The Guard director John Michael McDonagh has reunited with the film’s star, Brendan Gleeson, for the wickedly dark Irish black comedy, Calvary. All of the movies horribleness is intertwined intelligently with a callous humour that does not go unnoticed, but it is McDonagh’s skill of changing the tone and nature of the piece so sharply, from cold and heartless to funny, and even in moments, touching, is Calvary’s greatest strength.
Gleeson plays Father James, a well-respected priest in the Irish town, Sligo, who came to his position late in life following the death of his wife. Whilst conducting confession one day, James has his life threatened by a well-known member of his parish who tells the priest the time and place of his impending death, and despite knowing the identity of the man in question, refuses to reveal it to anybody. What follows is an examination of Father James’ life, dissecting the lives of the residents of what, on the face of it, seems a quiet, uneventful town, but like the priest himself, not all is what it seems.
Calvary begins as it means to go on: “I first tasted semen when I was seven years old.” A shocking opening line that leaves you with a bad taste in the mouth, but certainly grabs your attention like a punch to the face. The film is not for the faint-hearted; it is not afraid to touch upon controversial issues, such as the history of pedophilia within the Catholic Church, but in fact keeps such ideas close to its core. Gleeson is masterful as Father James; seemingly good at heart, principled and true to the cause, he himself is a man with a troubled past – one that, as the film unravels, we learn more of.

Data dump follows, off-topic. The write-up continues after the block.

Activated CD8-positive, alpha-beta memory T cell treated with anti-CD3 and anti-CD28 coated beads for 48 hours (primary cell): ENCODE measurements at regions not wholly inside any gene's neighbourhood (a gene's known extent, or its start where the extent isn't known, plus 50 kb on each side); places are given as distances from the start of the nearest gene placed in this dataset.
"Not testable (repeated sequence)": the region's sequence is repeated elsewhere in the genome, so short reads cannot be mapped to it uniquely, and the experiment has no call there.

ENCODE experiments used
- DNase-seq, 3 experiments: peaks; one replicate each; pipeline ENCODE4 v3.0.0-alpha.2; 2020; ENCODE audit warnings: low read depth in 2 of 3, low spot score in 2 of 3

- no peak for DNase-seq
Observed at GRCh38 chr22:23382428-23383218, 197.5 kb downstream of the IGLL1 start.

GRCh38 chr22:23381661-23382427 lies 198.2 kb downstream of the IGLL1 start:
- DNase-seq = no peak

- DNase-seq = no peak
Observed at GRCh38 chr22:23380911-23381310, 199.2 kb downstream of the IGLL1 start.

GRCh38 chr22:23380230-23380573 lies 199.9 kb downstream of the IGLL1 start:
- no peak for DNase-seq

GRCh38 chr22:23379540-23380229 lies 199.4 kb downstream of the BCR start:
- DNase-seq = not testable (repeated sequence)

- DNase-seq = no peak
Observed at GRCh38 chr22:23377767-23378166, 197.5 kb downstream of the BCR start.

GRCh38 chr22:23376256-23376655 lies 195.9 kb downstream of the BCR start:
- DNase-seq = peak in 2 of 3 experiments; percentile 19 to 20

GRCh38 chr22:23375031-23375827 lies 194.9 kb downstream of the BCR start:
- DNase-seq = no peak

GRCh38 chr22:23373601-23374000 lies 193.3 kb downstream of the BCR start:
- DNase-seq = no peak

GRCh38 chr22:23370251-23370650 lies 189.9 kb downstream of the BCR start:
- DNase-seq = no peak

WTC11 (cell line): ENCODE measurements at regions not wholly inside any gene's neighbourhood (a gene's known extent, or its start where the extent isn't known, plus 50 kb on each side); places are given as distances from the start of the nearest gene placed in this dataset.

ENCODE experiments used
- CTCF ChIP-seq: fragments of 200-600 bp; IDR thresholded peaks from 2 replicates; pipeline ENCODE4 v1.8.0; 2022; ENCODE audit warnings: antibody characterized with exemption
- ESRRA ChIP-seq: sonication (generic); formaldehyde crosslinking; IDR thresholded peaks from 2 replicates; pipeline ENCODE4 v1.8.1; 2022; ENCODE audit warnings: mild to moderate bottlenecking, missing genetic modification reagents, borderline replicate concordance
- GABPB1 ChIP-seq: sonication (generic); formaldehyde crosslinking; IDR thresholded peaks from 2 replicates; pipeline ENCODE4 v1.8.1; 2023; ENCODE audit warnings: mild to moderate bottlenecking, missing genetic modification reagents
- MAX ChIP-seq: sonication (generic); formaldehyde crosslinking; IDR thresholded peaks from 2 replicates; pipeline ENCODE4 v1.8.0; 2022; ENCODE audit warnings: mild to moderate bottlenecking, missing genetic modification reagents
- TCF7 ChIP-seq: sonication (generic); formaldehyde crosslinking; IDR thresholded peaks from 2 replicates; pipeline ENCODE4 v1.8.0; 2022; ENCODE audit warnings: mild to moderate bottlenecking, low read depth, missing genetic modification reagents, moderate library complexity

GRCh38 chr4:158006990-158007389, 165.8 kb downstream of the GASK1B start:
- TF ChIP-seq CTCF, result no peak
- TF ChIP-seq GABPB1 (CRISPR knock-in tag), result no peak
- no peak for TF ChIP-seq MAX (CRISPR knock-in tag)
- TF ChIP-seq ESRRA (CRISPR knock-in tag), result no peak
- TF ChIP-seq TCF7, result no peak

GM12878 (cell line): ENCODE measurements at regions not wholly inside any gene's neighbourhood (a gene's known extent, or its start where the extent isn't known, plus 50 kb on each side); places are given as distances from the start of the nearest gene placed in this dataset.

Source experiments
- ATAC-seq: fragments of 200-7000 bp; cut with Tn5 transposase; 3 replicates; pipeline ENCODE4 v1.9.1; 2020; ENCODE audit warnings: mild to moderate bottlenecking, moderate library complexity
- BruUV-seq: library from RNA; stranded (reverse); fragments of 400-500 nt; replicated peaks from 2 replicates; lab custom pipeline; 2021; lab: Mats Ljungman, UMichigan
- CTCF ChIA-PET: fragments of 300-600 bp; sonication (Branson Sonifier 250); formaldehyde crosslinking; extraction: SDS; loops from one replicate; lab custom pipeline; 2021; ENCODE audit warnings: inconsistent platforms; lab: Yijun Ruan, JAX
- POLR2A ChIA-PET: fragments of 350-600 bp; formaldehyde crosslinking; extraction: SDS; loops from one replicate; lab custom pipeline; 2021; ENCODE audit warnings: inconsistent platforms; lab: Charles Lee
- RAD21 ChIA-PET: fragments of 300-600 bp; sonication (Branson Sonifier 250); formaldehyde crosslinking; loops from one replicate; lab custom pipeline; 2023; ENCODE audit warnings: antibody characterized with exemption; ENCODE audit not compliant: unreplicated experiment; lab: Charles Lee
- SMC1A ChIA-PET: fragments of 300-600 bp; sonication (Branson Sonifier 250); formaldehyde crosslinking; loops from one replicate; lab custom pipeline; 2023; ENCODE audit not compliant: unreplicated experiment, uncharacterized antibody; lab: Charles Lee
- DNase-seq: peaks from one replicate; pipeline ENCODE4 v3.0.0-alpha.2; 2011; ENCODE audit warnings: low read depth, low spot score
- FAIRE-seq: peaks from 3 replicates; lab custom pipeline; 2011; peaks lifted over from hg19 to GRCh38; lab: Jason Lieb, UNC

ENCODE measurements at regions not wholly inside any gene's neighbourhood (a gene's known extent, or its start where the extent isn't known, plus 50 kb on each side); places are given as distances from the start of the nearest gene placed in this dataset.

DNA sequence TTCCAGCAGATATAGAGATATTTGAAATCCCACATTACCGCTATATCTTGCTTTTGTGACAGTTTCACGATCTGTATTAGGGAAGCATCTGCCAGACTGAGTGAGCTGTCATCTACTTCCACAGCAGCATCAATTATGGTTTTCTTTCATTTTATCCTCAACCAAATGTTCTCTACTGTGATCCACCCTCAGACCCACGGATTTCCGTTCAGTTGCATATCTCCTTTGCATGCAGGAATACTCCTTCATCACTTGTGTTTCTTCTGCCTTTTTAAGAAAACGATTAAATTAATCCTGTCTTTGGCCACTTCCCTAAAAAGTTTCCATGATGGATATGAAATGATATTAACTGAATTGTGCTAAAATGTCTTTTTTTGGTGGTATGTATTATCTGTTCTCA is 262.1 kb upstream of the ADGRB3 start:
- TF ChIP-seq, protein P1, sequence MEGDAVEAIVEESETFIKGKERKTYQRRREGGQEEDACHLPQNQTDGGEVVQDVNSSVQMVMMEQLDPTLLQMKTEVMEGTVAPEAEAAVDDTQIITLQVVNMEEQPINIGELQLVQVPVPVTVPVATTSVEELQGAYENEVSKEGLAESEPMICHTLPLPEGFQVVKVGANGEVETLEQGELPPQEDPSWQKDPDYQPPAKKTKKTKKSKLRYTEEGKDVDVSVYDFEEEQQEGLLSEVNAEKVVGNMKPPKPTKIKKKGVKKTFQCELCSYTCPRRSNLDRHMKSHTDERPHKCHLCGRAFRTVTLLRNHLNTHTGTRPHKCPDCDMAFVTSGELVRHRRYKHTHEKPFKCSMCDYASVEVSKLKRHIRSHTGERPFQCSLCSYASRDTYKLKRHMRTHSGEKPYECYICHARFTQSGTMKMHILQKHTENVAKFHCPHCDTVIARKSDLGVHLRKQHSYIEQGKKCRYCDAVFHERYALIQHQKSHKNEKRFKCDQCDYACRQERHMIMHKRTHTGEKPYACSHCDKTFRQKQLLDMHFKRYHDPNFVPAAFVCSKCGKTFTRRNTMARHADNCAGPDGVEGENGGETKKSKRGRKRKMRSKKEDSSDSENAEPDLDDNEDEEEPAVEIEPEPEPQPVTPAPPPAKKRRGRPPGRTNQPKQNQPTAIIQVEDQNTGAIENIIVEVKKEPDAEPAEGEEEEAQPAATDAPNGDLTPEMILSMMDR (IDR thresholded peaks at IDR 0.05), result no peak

The town itself is full of different characters, all with problems, whether that be James’ own depressed daughter (Kelly Reilly), the arrogant, yet lonely, local millionaire (Dylan Moran), or the butcher whose marriage has fallen apart (Chris O’Dowd). There is a wickedness to proceedings – whether that be shown through a quick jibe, a sharp look, or, more bluntly, the burning down of the local church – but it is always present, and very unnerving.
The film’s intelligence lies in its mystery. Not only are you wanting to know who has threatened James, but why will he not reveal his identity? Has the priest, like many in the town, got something dark to hide? Questions over the importance of religion, love, life and death are a-plenty, and the films ending – which leaves the audience much to ponder – is as shockingly poignant as any other moment in Calvary’s one hour and forty minutes of running time.
This will not be to everyone’s liking, and with its limited release it will not get the publicity it deserves, but McDonagh has produced one of 2014’s most powerful films, epitomised by a fantastic performance from Gleeson, a sinister script, and a disorientating mysteriousness to proceedings.